“Perhaps more than anything else, failure to recognize the precariousness and fickleness of confidence—especially in cases in which large short-term debts need to be rolled over continuously—is the key factor that gives rise to the this-time-is-different syndrome. Highly indebted governments, banks, or corporations can seem to be merrily rolling along for an extended period, when bang! — confidence collapses, lenders disappear, and a crisis hits.”
Reity, this is a scary thought…are you saying this is what is happening now?
Probably not…but it's not out of the question. Which is why it's appropriate to take a more conservative approach with our investing right now. Also wise to get rid of our positions most tied to higher rates (which we did this morning).
This is a hard topic for me personally. I absolutely HATE owing people money. Always did.
Thus, I would avoid borrowing unless absolutely necessary. And then would absolutely pay back before anyone asked for the money.
Now you know why I'm not a politician 😉
The point being that I am very sensitive on this subject. However, it doesn't really take a fiscally responsible person like myself…or a rocket scientist, to appreciate that this situation is untenable in the long run.
The difficult part is saying if that crisis of confidence is starting now. Or we get to kick that can down the road once again. But because of the big question mark lingering out there, it seems only appropriate to be more conservative/defensive in our approach.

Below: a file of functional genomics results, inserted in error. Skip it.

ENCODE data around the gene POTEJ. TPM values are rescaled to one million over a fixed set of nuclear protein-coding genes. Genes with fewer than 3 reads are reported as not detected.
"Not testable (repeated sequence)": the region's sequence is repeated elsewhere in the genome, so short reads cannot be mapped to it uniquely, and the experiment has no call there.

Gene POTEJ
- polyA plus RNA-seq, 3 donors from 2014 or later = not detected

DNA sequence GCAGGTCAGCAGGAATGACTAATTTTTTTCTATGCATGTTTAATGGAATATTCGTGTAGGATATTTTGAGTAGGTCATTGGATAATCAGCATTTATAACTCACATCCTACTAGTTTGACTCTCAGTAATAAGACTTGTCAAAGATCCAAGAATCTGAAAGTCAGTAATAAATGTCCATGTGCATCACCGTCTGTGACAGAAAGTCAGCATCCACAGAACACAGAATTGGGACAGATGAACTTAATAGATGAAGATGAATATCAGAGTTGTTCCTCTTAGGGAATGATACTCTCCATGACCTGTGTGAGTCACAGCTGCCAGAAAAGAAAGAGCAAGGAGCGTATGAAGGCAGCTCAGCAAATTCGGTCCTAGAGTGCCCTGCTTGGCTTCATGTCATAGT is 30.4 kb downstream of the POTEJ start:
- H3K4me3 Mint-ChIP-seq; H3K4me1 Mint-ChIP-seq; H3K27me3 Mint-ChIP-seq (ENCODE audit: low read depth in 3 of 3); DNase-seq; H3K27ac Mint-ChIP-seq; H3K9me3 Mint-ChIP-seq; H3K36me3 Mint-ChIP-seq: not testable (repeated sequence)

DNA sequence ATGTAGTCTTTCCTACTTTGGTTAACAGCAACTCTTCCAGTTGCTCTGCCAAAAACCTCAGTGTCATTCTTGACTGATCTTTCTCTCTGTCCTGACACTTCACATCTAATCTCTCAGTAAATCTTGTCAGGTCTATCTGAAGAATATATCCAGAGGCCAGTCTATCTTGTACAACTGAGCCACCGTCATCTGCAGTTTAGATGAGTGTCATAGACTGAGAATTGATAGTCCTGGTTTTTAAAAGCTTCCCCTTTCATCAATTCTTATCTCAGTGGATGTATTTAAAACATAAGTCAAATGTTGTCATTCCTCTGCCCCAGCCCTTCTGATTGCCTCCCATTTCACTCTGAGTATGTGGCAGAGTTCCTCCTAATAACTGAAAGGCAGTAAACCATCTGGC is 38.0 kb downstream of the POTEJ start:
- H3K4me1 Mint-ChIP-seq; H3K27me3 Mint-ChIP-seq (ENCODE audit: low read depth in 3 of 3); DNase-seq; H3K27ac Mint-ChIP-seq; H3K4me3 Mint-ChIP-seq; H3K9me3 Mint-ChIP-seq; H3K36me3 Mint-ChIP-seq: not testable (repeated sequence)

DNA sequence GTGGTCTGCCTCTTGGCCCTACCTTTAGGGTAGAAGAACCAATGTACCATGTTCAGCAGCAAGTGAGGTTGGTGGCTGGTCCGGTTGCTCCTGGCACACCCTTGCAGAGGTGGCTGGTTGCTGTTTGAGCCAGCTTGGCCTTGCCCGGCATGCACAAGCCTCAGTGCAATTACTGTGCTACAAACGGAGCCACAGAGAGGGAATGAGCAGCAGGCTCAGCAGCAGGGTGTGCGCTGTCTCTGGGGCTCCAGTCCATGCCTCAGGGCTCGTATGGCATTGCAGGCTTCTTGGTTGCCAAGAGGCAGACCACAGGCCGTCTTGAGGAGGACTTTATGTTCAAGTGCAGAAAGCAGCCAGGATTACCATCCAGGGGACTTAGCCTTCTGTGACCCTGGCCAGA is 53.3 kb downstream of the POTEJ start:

Do consider this…the US is still one of the better bets for borrowers and likely the first cracks would occur elsewhere…with other highly indebted countries.
(See chart below…2nd column is % of debt to national GDP)
My sense is that a smaller, highly indebted player like Singapore or Italy would show cracks first in their debt. If that happened, then like the Greece situation it would be wise for all of us to honker down in much more defensive portfolios postures in case the dominos keep falling to other countries like the US.
Yes, it would create a recession. And yes stocks would tumble into a nasty recession. And it would stay dark for quite a while to work its way out.
Gladly we know the way to make profits in that environment:
Sell all stocks > buy inverse ETFs to rise in value as the market declines.
But again…maybe that is not happening. And we are just dealing with the more benign rate normalization issues. In that case, we should feel good that rates have peeled back a notch this week as 2 of the biggest bond traders, Bill Ackman and Bill Gross, are both now betting on rates going down from here.
Just to add one more wrinkle to the story. It is also possible that rates have normalized and that the reduction in rates from here is from increased concern that a recession is coming.